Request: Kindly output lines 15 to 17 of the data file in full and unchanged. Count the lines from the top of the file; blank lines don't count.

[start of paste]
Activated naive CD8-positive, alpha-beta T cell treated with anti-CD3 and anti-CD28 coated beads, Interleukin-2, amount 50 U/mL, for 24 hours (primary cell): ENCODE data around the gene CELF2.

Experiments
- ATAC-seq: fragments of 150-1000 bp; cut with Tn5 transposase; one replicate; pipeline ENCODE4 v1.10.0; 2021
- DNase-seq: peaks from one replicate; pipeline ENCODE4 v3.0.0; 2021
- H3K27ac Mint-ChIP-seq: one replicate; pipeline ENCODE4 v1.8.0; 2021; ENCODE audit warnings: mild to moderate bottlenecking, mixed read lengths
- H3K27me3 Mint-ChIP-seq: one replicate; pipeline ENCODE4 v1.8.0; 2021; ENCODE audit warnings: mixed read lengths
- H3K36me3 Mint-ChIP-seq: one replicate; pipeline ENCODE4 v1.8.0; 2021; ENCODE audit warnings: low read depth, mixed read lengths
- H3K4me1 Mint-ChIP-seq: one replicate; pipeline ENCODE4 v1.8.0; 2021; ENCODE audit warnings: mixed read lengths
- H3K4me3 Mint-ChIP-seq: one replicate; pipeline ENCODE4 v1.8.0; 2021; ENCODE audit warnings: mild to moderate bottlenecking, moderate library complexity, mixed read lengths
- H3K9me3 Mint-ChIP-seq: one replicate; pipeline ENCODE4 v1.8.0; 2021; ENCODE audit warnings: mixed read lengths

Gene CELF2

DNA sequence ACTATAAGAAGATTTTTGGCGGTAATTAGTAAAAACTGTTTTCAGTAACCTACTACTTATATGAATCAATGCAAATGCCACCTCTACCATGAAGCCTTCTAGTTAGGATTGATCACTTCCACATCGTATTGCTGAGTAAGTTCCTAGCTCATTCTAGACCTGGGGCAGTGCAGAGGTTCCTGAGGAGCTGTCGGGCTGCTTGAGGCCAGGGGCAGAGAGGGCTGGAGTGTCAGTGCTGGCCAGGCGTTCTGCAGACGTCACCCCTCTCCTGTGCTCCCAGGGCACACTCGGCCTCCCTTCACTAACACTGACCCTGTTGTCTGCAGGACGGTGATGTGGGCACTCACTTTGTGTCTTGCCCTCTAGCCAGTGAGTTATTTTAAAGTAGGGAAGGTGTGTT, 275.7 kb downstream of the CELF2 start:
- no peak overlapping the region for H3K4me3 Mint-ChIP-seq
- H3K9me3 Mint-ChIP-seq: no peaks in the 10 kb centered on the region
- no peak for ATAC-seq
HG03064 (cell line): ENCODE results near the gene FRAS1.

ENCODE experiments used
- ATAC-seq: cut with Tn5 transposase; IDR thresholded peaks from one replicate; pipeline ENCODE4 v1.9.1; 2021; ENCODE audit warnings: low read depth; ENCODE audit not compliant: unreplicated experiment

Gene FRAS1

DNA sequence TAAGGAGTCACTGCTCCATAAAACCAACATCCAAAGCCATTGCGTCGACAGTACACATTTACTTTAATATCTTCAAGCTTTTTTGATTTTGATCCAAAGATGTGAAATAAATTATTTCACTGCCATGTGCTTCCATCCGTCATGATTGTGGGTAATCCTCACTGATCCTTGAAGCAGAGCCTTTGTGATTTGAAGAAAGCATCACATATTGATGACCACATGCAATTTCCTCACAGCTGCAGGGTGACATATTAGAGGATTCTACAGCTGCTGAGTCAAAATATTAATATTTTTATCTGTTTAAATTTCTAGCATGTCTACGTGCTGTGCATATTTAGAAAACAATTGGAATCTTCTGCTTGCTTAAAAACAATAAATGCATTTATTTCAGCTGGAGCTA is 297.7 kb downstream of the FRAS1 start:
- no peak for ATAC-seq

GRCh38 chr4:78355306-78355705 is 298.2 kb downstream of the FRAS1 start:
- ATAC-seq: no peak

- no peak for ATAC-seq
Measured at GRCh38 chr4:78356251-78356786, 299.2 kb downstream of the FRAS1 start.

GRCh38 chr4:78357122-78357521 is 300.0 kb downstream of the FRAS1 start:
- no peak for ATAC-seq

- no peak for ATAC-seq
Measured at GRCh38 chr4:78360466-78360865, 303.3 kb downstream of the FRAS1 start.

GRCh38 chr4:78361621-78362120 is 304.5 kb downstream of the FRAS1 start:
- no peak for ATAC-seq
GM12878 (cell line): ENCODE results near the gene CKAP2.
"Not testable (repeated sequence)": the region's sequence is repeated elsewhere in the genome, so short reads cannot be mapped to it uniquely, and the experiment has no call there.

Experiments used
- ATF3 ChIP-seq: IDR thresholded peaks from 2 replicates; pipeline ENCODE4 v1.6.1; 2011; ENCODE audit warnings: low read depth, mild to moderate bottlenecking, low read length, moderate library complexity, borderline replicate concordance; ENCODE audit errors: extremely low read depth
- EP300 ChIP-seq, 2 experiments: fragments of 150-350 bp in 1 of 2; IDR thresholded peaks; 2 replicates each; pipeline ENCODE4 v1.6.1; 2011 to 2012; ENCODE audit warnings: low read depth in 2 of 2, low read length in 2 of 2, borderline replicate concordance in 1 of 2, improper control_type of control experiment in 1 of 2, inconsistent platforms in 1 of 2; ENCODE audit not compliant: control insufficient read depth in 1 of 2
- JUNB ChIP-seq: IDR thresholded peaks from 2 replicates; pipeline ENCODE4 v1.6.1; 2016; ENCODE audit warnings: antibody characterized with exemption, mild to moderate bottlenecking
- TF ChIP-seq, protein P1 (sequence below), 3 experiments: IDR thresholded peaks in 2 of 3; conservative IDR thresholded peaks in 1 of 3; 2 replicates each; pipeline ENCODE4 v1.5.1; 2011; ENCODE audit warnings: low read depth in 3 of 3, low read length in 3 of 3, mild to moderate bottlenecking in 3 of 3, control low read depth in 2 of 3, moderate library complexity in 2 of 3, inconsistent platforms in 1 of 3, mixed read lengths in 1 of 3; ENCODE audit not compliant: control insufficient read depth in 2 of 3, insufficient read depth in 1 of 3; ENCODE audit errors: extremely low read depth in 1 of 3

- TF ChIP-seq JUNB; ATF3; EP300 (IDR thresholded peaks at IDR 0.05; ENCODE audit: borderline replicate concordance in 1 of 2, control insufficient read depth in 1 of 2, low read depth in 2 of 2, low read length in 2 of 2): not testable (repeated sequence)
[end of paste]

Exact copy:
- no peak for ATAC-seq
HG03064 (cell line): ENCODE results near the gene FRAS1.

ENCODE experiments used